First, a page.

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A Multidimensional Scaled Brownian Bridge Model for Stochastic Basis

Futures are standardized bilateral contracts of agreement to buy or sell an asset at a pre-determined price at a pre-specified time in the future. The underlying assets can be physical commodities, market indexes, or financial instruments. The Chicago Mercantile Exchange (CME), which is the world’s largest futures exchange, averages well over 15 million futures contracts traded per day. 

In the futures market, it is commonly observed that the futures prices may deviate from the spot price of the underlying asset. The differential between futures and spot prices, called the basis, can be positive or negative but are expected to converge to zero or near-zero at the expiration of the futures contract. 

For each underlying asset, there are multiple futures with different maturities (ranging from 1 month to over a year). And for each futures contract, there is one basis process. Therefore, when we consider all different spot assets and their associated futures, there are a high number of basis processes. 

Moreover, these stochastic processes are clearly dependent.

First, different underlying assets, such as silver and gold, can be correlated. Second, the futures contracts written on the same underlying asset are clearly driven by a common source of randomness, among other factors. For anyone trading futures — on the same underlying or different assets — it is crucial to understand the dependence structure among these processes. 

Multidimensional Scaled Brownian Bridge

This motivates us to develop a novel model to capture the joint dynamics of stochastic basis from different underlying assets and different futures contracts. Once this model is built, one can apply it to dynamic futures trading, as studied in this paper: 

B. Angoshtari  and T. Leung, Optimal Trading of a Basket of Futures Contracts [pdf; link], Annals of Finance, 2020 

The Multidimensional Scaled Brownian Bridge (MSBB) is a continuous-time stochastic model described by the following multidimensional stochastic differential equation (SDE): 


and W consists of Brownian motions. 

In fact, Z is a N-dimensional process where each component is a 1-dimensional scaled Brownian bridge

The stochastic differential equation for a 1-d scaled Brownian bridge. Note that the scaled Brownian bridges Zᵢ are correlated. 

The SDE for the multidimensional scaled Brownian bridge has a unique solution 

Here, we used the shorthand notation for the diagonal matrix: diag (aᵢ ) = diag(a₁ , . . . , aN).

The mean function of Z is given by 


κᵢ is the scaling parameter.

And the covariance function is 

Figure 1 illustrates the simulated paths of Z, S, and F for two pairs of futures and underlying assets (i.e. N = 2). Here, each Z is the log basis (i.e. log(F/S)) for the corresponding asset and futures contract. The plots for (Zt,1) and (Zt,2) also show the 95% confidence intervals of the log-bases.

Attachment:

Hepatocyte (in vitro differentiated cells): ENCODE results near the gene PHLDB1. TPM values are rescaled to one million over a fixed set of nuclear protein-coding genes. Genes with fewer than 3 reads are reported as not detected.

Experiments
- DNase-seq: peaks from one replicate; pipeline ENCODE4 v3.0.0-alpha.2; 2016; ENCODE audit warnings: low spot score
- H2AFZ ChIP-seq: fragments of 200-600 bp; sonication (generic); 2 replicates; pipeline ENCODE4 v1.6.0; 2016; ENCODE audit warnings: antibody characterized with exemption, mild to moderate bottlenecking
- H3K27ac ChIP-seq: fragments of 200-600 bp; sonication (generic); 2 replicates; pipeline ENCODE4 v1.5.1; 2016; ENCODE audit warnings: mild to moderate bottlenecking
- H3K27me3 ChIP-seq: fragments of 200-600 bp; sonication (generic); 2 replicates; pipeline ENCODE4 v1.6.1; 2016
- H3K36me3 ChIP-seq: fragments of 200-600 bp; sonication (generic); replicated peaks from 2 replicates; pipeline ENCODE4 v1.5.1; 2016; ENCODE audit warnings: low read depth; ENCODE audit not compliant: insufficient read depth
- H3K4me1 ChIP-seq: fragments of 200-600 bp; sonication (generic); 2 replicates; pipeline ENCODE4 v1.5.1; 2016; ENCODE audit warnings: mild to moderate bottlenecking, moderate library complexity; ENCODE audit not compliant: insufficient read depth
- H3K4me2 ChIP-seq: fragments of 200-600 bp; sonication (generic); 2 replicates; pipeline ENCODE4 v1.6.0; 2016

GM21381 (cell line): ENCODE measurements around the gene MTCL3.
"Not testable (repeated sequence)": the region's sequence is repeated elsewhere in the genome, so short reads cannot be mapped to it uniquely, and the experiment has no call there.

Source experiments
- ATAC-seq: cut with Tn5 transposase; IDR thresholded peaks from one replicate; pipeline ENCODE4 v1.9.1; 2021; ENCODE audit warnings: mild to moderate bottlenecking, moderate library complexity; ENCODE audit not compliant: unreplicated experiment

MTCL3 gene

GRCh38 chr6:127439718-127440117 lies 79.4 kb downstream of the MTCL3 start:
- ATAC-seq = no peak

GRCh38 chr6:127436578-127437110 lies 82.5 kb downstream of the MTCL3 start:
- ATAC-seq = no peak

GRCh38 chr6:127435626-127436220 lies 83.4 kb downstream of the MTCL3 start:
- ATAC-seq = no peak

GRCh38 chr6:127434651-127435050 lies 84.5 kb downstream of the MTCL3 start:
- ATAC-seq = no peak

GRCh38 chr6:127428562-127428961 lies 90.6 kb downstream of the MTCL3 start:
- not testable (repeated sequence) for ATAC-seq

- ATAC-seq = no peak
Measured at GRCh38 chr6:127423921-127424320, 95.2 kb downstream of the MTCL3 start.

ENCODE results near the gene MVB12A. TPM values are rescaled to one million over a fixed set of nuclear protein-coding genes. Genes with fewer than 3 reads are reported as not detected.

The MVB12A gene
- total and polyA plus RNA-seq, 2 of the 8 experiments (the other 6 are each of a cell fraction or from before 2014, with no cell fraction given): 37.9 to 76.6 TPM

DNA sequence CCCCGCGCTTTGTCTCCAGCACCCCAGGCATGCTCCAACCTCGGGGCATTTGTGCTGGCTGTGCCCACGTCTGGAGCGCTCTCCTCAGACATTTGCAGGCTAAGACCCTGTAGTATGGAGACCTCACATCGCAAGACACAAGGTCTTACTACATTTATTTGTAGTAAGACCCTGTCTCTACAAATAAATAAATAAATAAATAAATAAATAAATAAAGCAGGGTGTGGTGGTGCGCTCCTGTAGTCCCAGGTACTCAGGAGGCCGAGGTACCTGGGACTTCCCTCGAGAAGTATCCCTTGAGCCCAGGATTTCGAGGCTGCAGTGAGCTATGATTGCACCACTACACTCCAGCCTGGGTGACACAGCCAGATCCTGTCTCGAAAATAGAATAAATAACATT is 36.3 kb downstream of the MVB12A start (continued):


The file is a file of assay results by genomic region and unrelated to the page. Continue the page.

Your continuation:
Figure 1: Simulated sample paths of S and F for two pairs of futures and spot (i.e. N = 2), and the corresponding 2-dimensional basis processes Z. Source: Angoshtari and Leung (2020), available at 

These plots showcase two characteristics of the log-bases. First, they are mean-reverting in that any deviation from their mean is corrected. Second, they partially converge to zero at the end of the trading horizon (T = 0.25) as evident by narrowing of the confidence intervals. Indeed, (Zt,1) and (Zt,2) are Brownian bridges that converge to zero at T₁ = 0.27 and T₂ = 0.254, respectively. This convergence is not realized since trading stops at T = 0.25 in this particular example. 

Since, Zt|Z₀ is a multivariate normal random variable, this means that 

has a chi-squared distribution with N degrees of freedom. This relationship is utilized for obtaining the 95% confidence regions of Zt represented by dashed blue ellipses. These plots also illustrate partial convergence of log-basis at the end of time horizon. 

Simulated values of (Z₁, Z₂ ) based on 400 Simulated paths observed at three different times: t = 0.05 (left), t = 0.15 (middle), and t = 0.25 (right). The dotted lines represent the border of the 95% confidence region for (Z₁, Z₂), conditional on Z₀ = (0,0). Source: Angoshtari and Leung (2020), available at 


The SDE solution for the multidimensional scaled Brownian bridge actually lends itself to a simulation algorithm. We refer to the paper for details, but the main idea is to discretize the time horizon in M time steps, simulate independent Gaussian random variables, and put them in the right places as follows: 

Source: Angoshtari and Leung (2020), available at 

For any notations not explained herein, please refer to the papers below. 


For trading systems that involve multiple futures and assets, it is imperative to properly capture the dependence among price processes. MSBB described herein is designed for modeling the joint dynamics among futures and their spot assets. Through the solution to the stochastic differential question, this model is straightforward to simulate. With simulated sample paths, one can test the performance of trading strategies. 

For research discussions, reach out to Prof. Leung here.  


B. Angoshtari  and T. Leung, Optimal Trading of a Basket of Futures Contracts[pdf; link], Annals of Finance, 2020 

B. Angoshtari  and T. Leung, Optimal Dynamic Basis Trading [link; read online], Annals of Finance, Vol.15, Issue 3, pp. 307–335, 2019   

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